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Here Nature, in her unaffected dress,
Sweet day, so cool, so calm, so bright,
The bridal of the earth and sky!
For thou must die.
Sweet rose, whose hue, angry and brave,
Bids the rash gazer wipe his eye!
And thou must die.
Sweet Spring, full of sweet days and roses,
A box where sweets compacted lie!
And all must die.
Only a sweet and virtuous soul,
Like seasoned timber, never gives ;
Then chiefly lives.
These are the opening stanzas of his Man's Medley :
Hark! how the birds do sing,
And woods do ring :
Yet if we rightly measure,
Man’s joy and pleasure
To this life things of sense
Make their pretence ;
Man ties them both alone,
And makes them one,
There is a charm about Herbert's poetry, notwithstanding the strange conceits with which it abounds; as in the following lines, entitled Life :
I made a posie, while the day ran by:
My life within this band.
My hand was next to them, and then my heart;
Time's gentle admonition;
Yet sugaring the suspicion.
Farewell, dear flowers; sweetly your time ye spent,
And after death for cures.
It be as short as yours.
Addison, it may be remembered, thus refers to a brother bard in the following couplet :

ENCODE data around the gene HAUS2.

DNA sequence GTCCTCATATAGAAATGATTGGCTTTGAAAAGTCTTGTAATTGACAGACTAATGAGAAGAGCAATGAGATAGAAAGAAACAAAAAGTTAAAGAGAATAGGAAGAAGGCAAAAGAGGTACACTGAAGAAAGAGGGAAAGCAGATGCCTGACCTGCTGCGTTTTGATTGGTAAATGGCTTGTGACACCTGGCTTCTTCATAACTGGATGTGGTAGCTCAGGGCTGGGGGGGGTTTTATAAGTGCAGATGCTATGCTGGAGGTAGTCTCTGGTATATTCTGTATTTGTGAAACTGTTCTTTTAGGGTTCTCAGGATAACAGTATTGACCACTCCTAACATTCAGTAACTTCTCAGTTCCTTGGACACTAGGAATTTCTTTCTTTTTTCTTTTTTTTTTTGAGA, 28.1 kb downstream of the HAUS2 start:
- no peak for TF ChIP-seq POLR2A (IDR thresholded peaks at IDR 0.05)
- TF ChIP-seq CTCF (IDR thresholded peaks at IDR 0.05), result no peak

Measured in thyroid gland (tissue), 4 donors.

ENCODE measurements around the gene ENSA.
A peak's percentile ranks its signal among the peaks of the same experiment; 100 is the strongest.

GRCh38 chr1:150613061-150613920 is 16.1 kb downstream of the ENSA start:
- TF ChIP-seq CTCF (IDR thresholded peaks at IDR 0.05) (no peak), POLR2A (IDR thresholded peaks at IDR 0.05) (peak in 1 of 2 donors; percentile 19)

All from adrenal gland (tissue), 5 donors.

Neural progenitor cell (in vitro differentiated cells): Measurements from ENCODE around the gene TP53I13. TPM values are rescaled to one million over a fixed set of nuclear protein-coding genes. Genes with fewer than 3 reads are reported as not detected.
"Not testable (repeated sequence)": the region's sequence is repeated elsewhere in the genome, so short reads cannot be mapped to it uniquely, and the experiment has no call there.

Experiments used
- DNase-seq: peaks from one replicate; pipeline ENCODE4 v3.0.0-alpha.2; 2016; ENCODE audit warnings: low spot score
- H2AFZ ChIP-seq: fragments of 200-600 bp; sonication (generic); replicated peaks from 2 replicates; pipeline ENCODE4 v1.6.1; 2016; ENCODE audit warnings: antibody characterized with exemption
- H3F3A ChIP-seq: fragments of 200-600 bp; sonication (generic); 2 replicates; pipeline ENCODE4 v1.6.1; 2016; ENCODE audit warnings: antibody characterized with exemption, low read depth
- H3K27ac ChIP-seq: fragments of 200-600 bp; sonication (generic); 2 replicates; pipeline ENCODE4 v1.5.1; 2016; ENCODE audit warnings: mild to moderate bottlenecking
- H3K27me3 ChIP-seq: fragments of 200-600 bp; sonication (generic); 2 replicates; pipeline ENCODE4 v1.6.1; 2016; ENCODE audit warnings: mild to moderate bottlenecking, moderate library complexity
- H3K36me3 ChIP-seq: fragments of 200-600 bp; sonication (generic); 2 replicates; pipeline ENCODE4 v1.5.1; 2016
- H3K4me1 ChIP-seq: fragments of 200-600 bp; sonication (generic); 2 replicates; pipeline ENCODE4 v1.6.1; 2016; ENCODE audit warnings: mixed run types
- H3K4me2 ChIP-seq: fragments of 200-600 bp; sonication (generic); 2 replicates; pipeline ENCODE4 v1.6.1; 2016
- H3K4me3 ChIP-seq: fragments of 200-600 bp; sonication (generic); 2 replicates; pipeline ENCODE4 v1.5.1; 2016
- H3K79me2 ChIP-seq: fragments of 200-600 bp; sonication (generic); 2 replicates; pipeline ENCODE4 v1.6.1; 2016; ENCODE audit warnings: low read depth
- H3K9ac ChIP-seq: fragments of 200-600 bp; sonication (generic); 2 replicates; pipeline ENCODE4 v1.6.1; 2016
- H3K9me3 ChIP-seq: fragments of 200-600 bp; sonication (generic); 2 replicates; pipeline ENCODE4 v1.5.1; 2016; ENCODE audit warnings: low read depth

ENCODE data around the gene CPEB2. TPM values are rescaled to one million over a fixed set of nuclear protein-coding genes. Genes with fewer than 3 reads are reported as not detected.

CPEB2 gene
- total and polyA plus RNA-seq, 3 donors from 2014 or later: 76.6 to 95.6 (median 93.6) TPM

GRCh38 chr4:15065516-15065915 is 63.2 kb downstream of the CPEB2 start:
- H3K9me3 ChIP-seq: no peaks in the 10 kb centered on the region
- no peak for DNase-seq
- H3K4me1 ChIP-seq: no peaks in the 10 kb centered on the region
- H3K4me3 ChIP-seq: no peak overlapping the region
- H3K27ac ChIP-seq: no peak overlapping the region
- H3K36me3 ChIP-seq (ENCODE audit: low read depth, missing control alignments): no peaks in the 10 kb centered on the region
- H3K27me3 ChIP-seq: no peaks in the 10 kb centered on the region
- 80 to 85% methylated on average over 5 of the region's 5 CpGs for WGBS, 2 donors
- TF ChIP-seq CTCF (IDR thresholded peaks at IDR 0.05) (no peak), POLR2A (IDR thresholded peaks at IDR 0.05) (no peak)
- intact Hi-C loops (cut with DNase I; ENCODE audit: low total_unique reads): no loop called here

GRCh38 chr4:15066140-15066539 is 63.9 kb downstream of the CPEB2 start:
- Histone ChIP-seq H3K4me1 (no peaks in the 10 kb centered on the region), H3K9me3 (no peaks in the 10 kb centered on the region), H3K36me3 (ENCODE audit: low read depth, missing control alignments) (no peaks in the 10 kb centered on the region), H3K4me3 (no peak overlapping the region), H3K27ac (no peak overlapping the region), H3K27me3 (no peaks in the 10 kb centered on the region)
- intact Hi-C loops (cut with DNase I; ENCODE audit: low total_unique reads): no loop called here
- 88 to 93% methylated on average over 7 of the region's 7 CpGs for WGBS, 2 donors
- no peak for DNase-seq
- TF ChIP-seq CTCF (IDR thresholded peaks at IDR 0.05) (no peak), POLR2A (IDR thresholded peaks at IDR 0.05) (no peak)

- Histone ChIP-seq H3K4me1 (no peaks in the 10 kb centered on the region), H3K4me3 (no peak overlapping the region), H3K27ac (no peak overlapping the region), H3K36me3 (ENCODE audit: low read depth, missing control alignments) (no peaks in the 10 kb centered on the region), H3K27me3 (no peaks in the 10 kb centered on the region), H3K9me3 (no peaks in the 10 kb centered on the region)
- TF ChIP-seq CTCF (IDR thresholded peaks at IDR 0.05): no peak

“Nor, Denham, must we e'er forget thy strains,
While Cooper's Hill commands the neighboring plains.”
It was this DenHAM that wrote that celebrated quartette—which seems to have been a poetic inspiration :
Oh! could I low like thee, and make thy stream
ANDREW Marvell, the friend of Milton, wrote these glowing lines On a Drop of Dew :
See how the orient dew,
Shed from the bosom of the morn,
Yet careless of its mansion new,
Round in itself encloses;
How it the purple flower does slight!
Scarce touching where it lies ;
But giving back upon the skies,
Shines with a mournful light,
Till the warm sun pities its pain,
So the soul that drop, that ray
Remembering still its former height,
And recollecting its own light,
Dryden's magnificent Ode, On the Power of Music, written in 1697, for the festival of St. Cecilia's day, is by many considered his masterpiece. It is pronounced unequalled by any thing of its kind since classic times; and is the best illustration of the pliancy of our English extant. He wrote this grand Ode at Burleigh House, where his translation of Virgil was partly executed. One morning Lord Bolingbroke chanced to call on Dryden, whom he found in unusual agitation. On inquiring the cause, “I have been up all night,” replied the bard; “my musical friends made me promise to write them an Ode for the Feast of St. Cecilia : I have been so struck with the subject which occurred to me, that I could not leave it till I had completed it: here it is, finished at one sitting.”
The poem is designed to exhibit the different passions excited by Timotheus in the mind of Alexander, feasting a triumphant conqueror in Persepolis. The grandeur of the poem can only be appreciated by perusing it entire, and more fully, indeed, on even a second perusal. Here is the opening stanza :
His valiant peers were placed around,
The lovely Thaïs by his side